Monday, July 16, 2007

Third-World Missionaries Come Into Their Own

I'm back from our weekend camping trip. We had a great time! And what an intriguing article to come home to - the transcript of Chuck Colson's "Breakpoint" radio program today, entitled "Moving the Equator North."

If you're like me, you've been concerned and frustrated to read of the increasing immigration of religious peoples from the Third World into Europe. That can almost always be translated to read "the increasing immigration of Muslims." But not this time!

Colson's program highlights the Christian missionaries coming to Europe from nations in Africa, Asia, and Latin America. For many years, missionaries moved unilaterally from the Western, developed nations to those continents. But the tide is turning. Colson quotes from a new book by Phillip Jenkins,

As he writes in The New Faces of Christianity: Believing the Bible in the Global South, 60 percent of the estimated two billion Christians in the world live in Africa, Asia, or Latin America. By 2050, there will be an estimated three billion Christians, 75 percent of whom will live in what is the “Global South.”

But numbers only tell a part of the story. These Southern Christians have a much stronger belief in the authority of Scripture than their Western counterparts. As a Kenyan bishop said, “Our understanding of the Bible is different from them. We are two different churches.”

This belief in biblical authority produces the exuberant faith and the desire to share it that Europeans and Americans desperately need.

It also promises to change Christianity—and not just in the Global South. According to Jenkins, “as the center of gravity of the Christian world moves ever southward, the conservative traditions prevailing in the global South matter even more.”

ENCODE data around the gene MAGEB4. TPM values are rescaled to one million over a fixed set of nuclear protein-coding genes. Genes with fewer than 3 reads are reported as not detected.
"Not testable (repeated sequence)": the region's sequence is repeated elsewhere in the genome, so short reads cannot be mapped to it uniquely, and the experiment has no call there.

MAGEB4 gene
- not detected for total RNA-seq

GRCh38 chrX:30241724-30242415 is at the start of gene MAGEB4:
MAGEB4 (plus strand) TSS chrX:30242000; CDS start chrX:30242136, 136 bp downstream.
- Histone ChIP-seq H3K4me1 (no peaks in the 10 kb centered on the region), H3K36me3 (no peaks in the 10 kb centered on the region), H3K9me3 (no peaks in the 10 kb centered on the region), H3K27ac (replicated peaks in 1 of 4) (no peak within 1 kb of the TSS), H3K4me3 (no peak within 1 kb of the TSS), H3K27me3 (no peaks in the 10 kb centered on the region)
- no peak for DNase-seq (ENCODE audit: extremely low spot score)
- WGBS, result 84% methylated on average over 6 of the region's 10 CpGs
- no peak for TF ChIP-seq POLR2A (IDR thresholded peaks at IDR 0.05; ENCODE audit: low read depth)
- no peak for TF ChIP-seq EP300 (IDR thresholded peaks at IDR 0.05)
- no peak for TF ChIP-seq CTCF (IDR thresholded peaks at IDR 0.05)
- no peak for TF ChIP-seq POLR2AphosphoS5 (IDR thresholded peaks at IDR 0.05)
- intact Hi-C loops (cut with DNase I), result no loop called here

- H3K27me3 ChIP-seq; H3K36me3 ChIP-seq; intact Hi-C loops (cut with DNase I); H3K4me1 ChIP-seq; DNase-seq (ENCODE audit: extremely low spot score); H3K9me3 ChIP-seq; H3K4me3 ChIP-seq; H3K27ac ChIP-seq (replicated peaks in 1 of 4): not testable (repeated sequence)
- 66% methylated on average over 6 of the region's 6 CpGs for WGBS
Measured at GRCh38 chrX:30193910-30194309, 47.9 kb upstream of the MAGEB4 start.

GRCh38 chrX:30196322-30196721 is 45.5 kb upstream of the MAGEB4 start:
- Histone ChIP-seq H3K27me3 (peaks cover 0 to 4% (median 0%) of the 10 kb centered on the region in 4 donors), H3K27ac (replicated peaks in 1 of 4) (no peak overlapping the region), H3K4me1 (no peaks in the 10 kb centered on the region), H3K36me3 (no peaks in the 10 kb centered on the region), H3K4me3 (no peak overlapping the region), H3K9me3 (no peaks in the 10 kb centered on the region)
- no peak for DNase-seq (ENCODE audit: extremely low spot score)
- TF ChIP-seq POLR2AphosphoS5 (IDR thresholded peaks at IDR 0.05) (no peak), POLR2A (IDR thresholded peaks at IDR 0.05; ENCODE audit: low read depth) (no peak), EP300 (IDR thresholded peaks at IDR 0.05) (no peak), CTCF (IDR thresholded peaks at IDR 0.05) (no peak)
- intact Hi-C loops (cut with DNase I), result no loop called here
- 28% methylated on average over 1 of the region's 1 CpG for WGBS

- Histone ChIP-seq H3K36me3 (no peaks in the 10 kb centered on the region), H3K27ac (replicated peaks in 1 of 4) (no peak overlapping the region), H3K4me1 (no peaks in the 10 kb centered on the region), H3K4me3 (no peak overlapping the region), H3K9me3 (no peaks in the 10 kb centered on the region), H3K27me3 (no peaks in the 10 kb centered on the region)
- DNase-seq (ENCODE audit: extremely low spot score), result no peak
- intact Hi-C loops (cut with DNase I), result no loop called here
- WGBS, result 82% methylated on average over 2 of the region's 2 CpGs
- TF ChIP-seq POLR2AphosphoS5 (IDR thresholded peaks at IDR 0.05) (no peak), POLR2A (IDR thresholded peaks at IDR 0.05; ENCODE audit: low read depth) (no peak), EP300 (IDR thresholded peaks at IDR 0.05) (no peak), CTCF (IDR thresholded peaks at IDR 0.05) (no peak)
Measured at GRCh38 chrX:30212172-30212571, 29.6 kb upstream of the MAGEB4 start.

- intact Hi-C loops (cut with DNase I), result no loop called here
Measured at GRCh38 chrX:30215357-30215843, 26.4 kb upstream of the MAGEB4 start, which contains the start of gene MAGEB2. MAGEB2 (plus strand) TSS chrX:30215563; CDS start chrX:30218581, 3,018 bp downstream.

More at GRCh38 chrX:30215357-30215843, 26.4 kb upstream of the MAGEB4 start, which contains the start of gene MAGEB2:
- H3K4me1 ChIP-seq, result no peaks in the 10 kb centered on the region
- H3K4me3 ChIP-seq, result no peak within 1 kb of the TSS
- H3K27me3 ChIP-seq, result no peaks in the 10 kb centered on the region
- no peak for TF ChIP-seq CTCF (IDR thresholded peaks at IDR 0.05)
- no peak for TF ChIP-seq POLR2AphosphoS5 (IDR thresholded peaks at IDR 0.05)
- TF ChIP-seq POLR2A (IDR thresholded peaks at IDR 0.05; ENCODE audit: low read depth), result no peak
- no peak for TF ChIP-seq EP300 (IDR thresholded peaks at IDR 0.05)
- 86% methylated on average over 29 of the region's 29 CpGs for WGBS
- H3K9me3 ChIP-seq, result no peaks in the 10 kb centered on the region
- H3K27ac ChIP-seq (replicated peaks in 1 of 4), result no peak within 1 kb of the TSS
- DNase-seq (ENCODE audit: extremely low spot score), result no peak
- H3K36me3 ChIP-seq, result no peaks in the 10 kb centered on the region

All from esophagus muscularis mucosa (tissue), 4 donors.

After being "the senders" for so long, it is encouraging, in a way, to find that the people to whom we've been sending missionaries all these years have reached the point of taking responsibility, not only for their own churches, but for reaching out to those who desperately need the gospel. It is long past time for us to be supporting these national leaders in ministering, within their own nations and around the world.


Rebecca said...

Very interesting post, and very true. In fact this was practically the theme of my dh's seminary graduation, since the speaker was an African bishop who spoke about the re-evangelization of Sweden by missionaries from his country -- from churches originally planted by Swedish missionaries! It reminds me in a way of how the Irish Christians kept the faith alive during the years of the barbarian invasions of the Roman Empire.

Thanks for the link to my blog!

Thank you

Marcy Muser said...

Thanks Rebecca! I grew up as a missionary kid in Latin America, so this topic is near and dear to my heart. I'd never thought about it in relation to the Irish Christians, but I think you're right. The Lord always seems to provide a way for the church to survive somewhere, to keep the message alive and to spread the gospel again in succeeding generations.